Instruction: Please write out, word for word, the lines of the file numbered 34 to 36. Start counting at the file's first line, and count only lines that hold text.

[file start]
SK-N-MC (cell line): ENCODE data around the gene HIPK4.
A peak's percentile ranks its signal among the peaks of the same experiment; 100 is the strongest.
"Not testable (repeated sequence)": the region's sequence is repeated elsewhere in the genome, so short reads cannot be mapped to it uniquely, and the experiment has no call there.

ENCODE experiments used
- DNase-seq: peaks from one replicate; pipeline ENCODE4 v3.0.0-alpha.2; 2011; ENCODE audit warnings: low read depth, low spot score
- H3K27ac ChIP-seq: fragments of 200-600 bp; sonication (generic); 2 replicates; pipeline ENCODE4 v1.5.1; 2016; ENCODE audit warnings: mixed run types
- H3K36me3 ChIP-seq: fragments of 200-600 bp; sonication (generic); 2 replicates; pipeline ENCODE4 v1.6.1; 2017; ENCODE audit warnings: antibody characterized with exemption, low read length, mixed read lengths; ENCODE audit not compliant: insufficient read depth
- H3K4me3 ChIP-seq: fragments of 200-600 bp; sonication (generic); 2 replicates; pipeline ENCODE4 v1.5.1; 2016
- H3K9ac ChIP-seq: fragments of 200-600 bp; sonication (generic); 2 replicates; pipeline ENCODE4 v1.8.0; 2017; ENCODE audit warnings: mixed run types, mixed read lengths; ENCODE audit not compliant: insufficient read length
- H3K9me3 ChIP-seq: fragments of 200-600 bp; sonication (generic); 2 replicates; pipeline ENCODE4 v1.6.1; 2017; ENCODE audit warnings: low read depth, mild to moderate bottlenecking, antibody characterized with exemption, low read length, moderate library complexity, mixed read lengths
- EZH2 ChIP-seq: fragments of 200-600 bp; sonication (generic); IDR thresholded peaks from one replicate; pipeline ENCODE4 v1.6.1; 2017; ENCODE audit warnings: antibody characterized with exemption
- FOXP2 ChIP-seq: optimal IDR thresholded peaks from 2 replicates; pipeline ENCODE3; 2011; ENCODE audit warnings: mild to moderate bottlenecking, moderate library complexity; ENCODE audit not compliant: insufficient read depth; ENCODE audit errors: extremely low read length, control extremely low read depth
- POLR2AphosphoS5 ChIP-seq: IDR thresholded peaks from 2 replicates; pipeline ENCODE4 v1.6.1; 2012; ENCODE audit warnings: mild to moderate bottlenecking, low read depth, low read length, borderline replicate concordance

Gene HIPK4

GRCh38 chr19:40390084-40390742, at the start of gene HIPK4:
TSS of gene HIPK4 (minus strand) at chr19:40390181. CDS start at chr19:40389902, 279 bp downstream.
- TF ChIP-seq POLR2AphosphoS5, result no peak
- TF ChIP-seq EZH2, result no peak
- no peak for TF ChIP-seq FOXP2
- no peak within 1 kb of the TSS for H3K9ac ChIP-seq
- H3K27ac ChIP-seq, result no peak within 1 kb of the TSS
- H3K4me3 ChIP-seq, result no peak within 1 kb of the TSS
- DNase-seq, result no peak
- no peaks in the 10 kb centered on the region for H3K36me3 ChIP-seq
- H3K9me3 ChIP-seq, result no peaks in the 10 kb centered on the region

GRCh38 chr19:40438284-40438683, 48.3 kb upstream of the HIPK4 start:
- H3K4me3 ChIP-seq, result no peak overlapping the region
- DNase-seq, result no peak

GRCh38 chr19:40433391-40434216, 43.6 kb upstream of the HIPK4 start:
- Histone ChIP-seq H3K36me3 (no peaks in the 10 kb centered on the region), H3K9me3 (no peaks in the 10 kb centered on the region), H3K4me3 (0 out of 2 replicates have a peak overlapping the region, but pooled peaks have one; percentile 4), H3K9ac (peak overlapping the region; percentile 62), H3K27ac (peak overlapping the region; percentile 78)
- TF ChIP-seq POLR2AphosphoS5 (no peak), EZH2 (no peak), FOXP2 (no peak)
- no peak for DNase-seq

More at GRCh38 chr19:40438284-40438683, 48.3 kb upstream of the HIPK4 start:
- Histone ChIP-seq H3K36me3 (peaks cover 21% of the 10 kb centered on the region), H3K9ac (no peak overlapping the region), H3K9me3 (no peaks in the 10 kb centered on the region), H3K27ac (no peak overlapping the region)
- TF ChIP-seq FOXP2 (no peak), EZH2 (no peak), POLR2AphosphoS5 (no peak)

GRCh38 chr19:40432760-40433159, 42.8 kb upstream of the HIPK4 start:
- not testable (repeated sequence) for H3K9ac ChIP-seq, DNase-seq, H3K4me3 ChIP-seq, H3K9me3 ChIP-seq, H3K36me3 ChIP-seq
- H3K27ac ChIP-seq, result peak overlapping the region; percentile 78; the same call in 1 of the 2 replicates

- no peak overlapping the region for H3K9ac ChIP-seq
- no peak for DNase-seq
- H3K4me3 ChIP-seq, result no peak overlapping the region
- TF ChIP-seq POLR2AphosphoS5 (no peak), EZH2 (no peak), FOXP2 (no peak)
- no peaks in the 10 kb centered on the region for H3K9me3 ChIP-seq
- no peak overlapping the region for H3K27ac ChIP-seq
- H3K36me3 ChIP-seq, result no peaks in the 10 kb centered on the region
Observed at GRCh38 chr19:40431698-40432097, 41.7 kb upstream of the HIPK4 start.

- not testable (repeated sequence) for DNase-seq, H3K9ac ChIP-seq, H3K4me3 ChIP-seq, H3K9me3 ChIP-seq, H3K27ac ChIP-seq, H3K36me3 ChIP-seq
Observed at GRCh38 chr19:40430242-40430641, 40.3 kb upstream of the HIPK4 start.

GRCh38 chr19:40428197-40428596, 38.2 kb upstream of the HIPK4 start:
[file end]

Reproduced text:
- Histone ChIP-seq H3K36me3 (peaks cover 21% of the 10 kb centered on the region), H3K9ac (no peak overlapping the region), H3K9me3 (no peaks in the 10 kb centered on the region), H3K27ac (no peak overlapping the region)
- TF ChIP-seq FOXP2 (no peak), EZH2 (no peak), POLR2AphosphoS5 (no peak)

GRCh38 chr19:40432760-40433159, 42.8 kb upstream of the HIPK4 start: